Tau Lewis’s “Secret Objects”
Tau Lewis makes sculptures out of anything. Some of her recent artwork is constructed with materials including fur, leathers, plaster, acrylic paint, wire, stones, jute, seashells, plaster bandages, cloth, foam sealant, paint cans, copper pipes, polyester stuffing, dried flowers, found toys, human hair, and, what she calls in her captions, “secret objects.”
Her materials read like a Dada cut-out: a list of anything. And anything is what we do to survive. Anything is what we have, and the “secret objects” that Lewis cites as part of her medium, well, those are what we want to have. Late pianist and composer Muhal Richard Abrams once said that “improvisation is a human response to necessity.” Anything indexes an experimental necessity, a will to keep going, and Lewis, a Black artist who taught herself how to make work and how to live, uses her environment to build an imaginary that indexes something else, anything else.
Lewis transforms these repurposed and found materials into figures that walk the line between human and non-human. Her assemblages appeared last year at the New Museum and this year at Frieze New York, where the presentation of her work by Cooper Cole Gallery won the Frame Stand Prize. This spring, Toronto-based Lewis opened a solo show at Jeffrey Stark in New York and a two-person show alongside Cheyenne Julien at Chapter NY. She’s also part of an upcoming group exhibition at Mercer Union in Toronto organized by RAGGA NYC, a collective of queer Caribbean artists. We exchanged emails a couple of weeks earlier.
Tiana Reid: Do you like talking about your own work?
Tau Lewis: I think this depends on the context, because I like to choose when, and also to whom, I’m giving access. Artists, especially artists of color, should not feel that we are required to constantly explain the stories we’re telling, especially if the art we’re making is in fact for people of color. I make a lot of work about Blackness, and more specifically, the geographies of the Black imagination, Black wonder. With my work I want to grow, I want to make things that are for Black people. Not all Black artwork is necessarily made for Black people. A lot of Black art centers whiteness in a way that forces Blacks to relive trauma, and whites take interest because the work is inherently about them. I don’t want to do this. But a lot of the time, when making Black art that centers something, some idea other than whiteness, explanations are expected, and this type of work is sometimes not as acceptable. I’ve experienced this before. My work is complex and emotional; talking about it is a complex and emotional labor, which sometimes I enjoy. So it depends on who is listening, and how I feel that day.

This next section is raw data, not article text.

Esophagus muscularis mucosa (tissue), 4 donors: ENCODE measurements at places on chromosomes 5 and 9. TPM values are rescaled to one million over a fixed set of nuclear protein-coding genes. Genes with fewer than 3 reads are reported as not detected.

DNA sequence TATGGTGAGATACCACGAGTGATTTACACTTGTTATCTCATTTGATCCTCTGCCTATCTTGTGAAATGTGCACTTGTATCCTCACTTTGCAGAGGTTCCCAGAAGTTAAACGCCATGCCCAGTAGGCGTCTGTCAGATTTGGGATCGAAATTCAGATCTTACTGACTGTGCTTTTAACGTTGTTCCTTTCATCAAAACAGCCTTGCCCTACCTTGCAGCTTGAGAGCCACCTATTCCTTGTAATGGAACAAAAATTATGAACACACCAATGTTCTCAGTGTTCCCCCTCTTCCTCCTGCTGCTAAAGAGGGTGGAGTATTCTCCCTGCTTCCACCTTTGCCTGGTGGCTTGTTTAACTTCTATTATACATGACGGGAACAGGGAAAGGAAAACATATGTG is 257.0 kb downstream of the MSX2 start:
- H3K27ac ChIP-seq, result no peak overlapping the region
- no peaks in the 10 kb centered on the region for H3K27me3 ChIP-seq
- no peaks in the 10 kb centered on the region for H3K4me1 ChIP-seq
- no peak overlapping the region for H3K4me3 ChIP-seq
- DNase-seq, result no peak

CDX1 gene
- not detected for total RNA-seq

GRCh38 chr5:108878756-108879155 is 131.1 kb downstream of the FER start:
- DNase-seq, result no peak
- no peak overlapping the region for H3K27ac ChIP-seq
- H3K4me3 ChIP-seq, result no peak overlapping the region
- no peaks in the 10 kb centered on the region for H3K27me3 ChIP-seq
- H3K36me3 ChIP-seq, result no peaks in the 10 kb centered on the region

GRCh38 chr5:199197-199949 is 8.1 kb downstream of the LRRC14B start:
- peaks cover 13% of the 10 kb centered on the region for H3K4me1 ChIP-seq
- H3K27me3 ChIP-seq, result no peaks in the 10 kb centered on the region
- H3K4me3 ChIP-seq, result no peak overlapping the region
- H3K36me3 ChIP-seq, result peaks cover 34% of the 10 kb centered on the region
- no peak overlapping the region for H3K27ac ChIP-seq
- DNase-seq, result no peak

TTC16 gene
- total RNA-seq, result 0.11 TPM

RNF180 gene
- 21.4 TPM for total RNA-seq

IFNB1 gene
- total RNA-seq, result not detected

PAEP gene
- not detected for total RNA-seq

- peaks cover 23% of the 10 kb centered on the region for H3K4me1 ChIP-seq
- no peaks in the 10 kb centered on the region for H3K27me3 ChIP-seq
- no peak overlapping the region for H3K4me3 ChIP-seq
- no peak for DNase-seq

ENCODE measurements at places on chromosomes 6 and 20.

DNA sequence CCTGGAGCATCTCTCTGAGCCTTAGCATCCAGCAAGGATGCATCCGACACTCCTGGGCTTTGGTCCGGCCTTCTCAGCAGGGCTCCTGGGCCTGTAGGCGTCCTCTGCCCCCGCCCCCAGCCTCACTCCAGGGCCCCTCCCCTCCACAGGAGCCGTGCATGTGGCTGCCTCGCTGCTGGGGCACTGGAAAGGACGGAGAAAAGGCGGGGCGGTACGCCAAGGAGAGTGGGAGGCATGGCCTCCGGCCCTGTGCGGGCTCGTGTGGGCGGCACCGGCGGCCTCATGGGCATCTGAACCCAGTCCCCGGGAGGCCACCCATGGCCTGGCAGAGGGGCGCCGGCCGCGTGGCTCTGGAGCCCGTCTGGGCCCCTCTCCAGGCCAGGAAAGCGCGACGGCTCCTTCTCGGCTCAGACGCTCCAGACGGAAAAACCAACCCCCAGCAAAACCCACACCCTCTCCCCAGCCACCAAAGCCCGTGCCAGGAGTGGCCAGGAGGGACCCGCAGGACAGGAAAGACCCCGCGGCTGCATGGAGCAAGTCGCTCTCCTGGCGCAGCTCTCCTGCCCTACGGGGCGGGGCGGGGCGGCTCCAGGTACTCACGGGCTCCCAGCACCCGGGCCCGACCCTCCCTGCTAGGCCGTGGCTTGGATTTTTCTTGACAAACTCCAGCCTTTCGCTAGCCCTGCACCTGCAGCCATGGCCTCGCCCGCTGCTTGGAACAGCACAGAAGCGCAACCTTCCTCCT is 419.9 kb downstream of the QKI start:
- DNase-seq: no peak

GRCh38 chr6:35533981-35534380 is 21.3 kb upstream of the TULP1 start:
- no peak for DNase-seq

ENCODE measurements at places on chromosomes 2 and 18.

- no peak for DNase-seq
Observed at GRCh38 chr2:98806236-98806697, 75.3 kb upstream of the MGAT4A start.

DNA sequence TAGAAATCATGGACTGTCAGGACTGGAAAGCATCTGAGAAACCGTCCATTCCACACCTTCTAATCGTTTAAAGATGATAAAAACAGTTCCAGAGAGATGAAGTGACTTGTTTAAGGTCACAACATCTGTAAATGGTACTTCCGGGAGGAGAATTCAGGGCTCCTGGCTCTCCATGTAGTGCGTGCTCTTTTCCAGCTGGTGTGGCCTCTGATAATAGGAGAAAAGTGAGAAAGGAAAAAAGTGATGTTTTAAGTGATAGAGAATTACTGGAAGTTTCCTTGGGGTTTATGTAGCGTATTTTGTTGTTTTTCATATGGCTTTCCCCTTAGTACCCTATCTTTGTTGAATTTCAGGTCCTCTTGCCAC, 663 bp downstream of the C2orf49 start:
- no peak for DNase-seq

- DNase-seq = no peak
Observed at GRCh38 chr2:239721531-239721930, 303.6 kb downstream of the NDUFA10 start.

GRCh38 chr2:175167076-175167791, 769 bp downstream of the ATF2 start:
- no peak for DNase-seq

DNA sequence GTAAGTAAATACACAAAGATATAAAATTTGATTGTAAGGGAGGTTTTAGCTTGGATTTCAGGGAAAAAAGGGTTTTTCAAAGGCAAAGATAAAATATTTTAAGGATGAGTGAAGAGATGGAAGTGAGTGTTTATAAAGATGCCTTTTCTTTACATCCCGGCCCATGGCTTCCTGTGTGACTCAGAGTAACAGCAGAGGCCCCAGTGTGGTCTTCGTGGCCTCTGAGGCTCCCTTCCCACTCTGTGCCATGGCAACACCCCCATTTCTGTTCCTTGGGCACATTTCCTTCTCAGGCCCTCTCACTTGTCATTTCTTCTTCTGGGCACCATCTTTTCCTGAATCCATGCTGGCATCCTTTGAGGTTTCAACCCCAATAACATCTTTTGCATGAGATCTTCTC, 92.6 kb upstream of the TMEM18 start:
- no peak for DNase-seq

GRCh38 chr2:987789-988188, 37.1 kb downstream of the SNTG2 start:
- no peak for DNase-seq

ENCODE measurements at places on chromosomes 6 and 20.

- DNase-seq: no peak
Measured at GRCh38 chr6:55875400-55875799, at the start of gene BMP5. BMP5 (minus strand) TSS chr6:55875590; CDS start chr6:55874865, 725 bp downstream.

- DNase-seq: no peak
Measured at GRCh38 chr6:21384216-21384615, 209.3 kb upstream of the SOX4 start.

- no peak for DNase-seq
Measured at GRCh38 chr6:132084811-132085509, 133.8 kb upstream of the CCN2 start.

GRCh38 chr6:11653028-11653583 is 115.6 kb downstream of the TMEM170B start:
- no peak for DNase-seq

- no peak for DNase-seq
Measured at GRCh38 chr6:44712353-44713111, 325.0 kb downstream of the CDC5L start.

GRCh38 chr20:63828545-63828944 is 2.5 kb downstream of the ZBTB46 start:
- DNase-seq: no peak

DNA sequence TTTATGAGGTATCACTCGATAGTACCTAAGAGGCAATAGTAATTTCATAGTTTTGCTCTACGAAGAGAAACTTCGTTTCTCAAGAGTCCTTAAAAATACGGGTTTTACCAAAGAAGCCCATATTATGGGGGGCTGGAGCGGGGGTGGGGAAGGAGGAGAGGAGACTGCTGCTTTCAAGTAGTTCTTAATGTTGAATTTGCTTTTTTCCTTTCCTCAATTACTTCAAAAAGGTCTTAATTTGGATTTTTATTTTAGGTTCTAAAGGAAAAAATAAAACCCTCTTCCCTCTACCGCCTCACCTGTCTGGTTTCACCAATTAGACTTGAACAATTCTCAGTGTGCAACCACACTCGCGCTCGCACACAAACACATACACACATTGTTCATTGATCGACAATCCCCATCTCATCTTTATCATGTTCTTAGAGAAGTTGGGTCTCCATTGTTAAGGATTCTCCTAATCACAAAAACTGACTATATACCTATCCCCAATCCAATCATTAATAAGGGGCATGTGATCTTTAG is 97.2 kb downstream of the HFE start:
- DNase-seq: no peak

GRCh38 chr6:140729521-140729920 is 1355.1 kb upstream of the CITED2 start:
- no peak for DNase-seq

Your work recently showed at Chapter NY with Cheyenne Julien. Chapter’s exhibition description used “portraiture” to bring your works together. Because of the way both of you fuck with form—the face, the body, what it means to represent a life—portraiture is really the last thing that comes to my mind. Instead, I see your sculpture as operating in defiance of portraiture, as exploiting portraits. I’m thinking of how something like“Black portraitures” reifies a certain way of disciplining subjects—whether human, animal, or mermaid (à la your Jeffrey Stark show, making it work to be together while we can). But, still, some of your figures have names, e.g. a recent piece on your Instagram, “Earnie.” How do you understand your relationship to portraiture?
There’s quite a bit to unpack with this question. I’m thinking about the process of art-making by Black people as a central and focused route toward Black ancestral communication and acknowledgment. This is one way that I consider these portraits as sort of spirit conservation vessels. I also call them that because they are the physical outcome of a self-healing process. They reference childhood and vulnerability, and the process of creating them is reflective of personal and historical traumas, wherein every gesture, each stitch or scratch, is part of a labor of love and a material mark toward healing (spirit conservation). They feel like children to me.